insalata caprese; roasted striper, lacinato; berries ‘n cream

There were 4 at dinner again. The first course repeated the one served the last time, with a tweak from tradition in the insalata Caprese tomato choices.

Also as with that meal, there would be 3 courses, and I was again determined to make the main course something that could be prepared easily enough for me to be a part of the conversation even before we sat down.

When I need to cook enough for 4 people, many fish entrées (and seafood was virtually a given, especially since it was summer) take up an area larger than the surface of any of my pans. The best solution is to pick a fairly thick fish, like tuna or swordfish, or…

Once I spotted the beautiful bucket of striped bass (‘striper’) nestled in a tub of ice at the fishmonger’s stall that afternoon, I knew I had half of my main course picked out.

This great, most American of fish had threatened to disappear from our waters only 30 years ago, but was rescued by the heroic efforts of many good people, mostly fishers, during what some call the ‘Striper Wars’.

This is the view I had of the bass at the fishmonger’s (the clarity of the image is slightly obscured by the scratched plexiglas hinged lid of the tub).

As in the week before, I picked the vegetable for its simplicity, and especially for the fact that it could be prepared ahead of time (in the end however I didn’t actually do it in advance). Also, Barry loves Tuscan kale.

We started, as usual, with breadsticks and a ‘sparkling’, this time a very nice French un-champagne.

The antipasto was an insalata Caprese [see image at the top], which always takes longer to assemble than I expect it to, but it’s worth it every time, since I only venture it when the ingredients are the best and freshest.

  • the salad was assembled with sliced heirloom tomatoes from Cherry Lane Farms LLC, and a few halved sun gold cherry tomatoes from Windfall Farms, arranged on 4 plates, alternating with slices of some very fresh ‘mozzarella classica’ from Eataly and leaves of fresh basil from Stokes Farm, sprinkled with Maldon salt and coarsely-ground Tellicherry pepper, drizzled with a great Puglian olive oil, Alce Nero DOP ‘Terra di Bari Bitonto’ from Eataly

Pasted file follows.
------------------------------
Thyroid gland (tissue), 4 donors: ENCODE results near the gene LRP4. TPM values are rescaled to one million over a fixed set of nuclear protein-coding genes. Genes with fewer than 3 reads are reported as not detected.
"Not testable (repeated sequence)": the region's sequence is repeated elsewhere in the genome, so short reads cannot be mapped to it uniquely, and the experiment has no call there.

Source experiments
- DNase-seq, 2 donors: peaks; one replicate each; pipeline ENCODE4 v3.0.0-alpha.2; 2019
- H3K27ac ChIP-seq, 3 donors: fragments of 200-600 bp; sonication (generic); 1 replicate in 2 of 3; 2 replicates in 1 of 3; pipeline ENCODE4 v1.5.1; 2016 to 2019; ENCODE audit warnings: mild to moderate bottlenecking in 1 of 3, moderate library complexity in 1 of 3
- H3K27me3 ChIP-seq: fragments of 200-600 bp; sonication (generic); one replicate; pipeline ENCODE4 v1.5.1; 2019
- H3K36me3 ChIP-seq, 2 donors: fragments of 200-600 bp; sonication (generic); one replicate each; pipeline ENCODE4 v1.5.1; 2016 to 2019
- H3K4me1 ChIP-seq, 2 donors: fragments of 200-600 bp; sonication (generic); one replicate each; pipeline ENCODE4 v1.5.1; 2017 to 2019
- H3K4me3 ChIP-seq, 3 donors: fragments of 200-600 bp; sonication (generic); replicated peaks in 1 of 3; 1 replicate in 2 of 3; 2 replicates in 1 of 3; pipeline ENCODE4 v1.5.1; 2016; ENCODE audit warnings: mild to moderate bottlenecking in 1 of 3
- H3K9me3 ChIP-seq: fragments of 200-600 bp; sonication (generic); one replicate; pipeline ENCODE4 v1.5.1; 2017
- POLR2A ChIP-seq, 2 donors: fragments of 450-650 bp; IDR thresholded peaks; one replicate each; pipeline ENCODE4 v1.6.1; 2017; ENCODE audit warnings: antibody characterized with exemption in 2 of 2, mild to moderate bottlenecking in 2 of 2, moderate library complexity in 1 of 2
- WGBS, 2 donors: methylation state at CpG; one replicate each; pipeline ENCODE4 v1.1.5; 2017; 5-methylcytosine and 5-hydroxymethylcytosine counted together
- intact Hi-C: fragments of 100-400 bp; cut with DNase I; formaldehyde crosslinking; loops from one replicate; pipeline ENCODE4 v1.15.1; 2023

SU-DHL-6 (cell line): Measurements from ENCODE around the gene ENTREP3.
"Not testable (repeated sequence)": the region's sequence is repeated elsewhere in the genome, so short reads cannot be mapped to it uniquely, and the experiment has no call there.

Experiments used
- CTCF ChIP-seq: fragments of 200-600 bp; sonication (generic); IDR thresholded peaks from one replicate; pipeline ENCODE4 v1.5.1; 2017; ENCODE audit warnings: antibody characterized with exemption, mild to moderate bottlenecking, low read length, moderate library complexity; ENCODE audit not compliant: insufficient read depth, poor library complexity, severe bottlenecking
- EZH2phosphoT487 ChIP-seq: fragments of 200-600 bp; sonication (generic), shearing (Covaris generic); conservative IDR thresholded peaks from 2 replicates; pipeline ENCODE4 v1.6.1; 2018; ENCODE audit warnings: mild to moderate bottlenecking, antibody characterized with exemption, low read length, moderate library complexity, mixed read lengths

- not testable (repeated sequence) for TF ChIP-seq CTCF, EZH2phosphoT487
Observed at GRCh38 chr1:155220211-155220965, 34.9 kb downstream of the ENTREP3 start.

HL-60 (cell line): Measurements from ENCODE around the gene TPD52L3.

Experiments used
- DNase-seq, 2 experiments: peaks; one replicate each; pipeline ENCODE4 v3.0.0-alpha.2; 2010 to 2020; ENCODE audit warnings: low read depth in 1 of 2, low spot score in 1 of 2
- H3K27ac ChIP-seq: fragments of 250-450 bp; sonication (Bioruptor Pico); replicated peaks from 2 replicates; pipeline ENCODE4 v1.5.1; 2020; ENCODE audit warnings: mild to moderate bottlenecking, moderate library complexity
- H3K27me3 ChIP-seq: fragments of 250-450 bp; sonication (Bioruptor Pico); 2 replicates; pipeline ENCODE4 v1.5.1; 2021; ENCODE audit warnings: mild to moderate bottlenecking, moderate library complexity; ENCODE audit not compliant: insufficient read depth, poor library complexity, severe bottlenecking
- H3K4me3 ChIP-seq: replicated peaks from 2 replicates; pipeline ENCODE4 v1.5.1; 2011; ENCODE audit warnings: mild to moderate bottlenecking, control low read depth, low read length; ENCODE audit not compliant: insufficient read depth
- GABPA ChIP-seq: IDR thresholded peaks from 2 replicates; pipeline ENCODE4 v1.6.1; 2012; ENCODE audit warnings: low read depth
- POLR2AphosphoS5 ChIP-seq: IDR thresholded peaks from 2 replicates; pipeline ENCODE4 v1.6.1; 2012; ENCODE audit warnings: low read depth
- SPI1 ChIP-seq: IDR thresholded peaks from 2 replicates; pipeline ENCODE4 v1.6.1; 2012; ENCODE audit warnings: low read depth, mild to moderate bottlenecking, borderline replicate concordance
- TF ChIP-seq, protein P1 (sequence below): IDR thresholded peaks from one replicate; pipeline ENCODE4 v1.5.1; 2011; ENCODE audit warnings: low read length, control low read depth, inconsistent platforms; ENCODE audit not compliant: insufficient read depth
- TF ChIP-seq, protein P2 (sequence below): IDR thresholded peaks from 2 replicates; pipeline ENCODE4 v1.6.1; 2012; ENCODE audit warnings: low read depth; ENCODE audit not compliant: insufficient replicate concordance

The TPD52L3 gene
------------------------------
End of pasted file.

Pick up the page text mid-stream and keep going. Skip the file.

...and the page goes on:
• slices of ‘Pane Paesano’ (unbleached, unbromated wheat flour, water, salt, yeast) from Hill Bakehouse of Gansevoort, NY, at the bakery’s Union Square Greenmarket Saturday stall
  • the wine was a California (Sonoma) white, Scott Peterson Rumpus California Sauvignon Blanc 2016, form Naked Wines

The main course plates looked simple, and everything actually was pretty simple.

If there was any complexity in the preparation of the bass, it was only the number of herbs I tossed on top. I knew ahead of time what I was going to do, cobbling it up on my own, with the intention of letting the fish itself be the star. The oven timing was unknown territory however; in the end I used the ‘insert sharp knife in center’ and ‘bounce finger on top’ tests.

Yes, there was an oven involved. I try to avoid turning it on in warm weather, but it would mean less stress, and last night it was pretty mild; there was even a breeze, and we sat at the table in the gallery dining table, away from the kitchen.

The addition of homemade breadcrumbs was an impulse, and it is certainly optional. I was probably thinking I’d like the aesthetic, and the protection that such a coating might offer. Whatever.

This is the bass on the kitchen counter..

..and this is the pan as it was about to be placed in the oven, but before the breadcrumbs.

  • one thick Striped Bass fillet (a total of 28 ounces for 4 of us) from P.E. & D.D. Seafood, washed, drained, brought to room temperature, divided into 4 equal sections top to bottom, arranged skin side down on the bottom of a ceramic pan resting on a coating of about 2 teaspoons of olive oil, scattered with a mixture of fresh herbs (oregano from Norwich Meadows Farm; thyme from Stokes Farm; sage and peppermint form Phillips Farm; and lovage from Keith’s Farm) plus one partially-crumbled bay leaf, purchased while fresh, from Westside Market [alternatively almost any fresh herb or combination of herbs could be used], sea salt, freshly-ground Tellicherry pepper, the bass sections sprinkled with some homemade dry bread crumbs and drizzled with a little olive oil, the pan placed in a 425º oven for approximately 25 minutes, removed when done and arranged on the plates, squeezed with the juice of an organic lemon from Whole Foods and drizzled with olive oil

The vegetable served with the fish was one of our favorite greens, and it couldn’t be less complicated to prepare.

  • more than one bunch of cavolo nero (also known as lacinata, black kale, or Tuscan kale) from Paffenroth Farms, wilted with olive oil and 4 halved large Rocambole garlic cloves from Keith’s Farm, the garlic first heated in the oil until they had became pungent, seasoned with sea salt and freshly-ground Tellicherry pepper, arranged on the plates and drizzled with olive oil


The dessert was berries and cream, ice cream.

  • blackberries from Locust Grove Orchards, some of them mashed with a little turbinado sugar and a couple teaspoons of Toschi Orzata Orgeat syrup to make a self-sauce, the berries scattered on top of scoops of Brooklyn-made Van Leeuven vanilla ice cream from Whole Foods Market, the sauce drizzled over ice cream and berries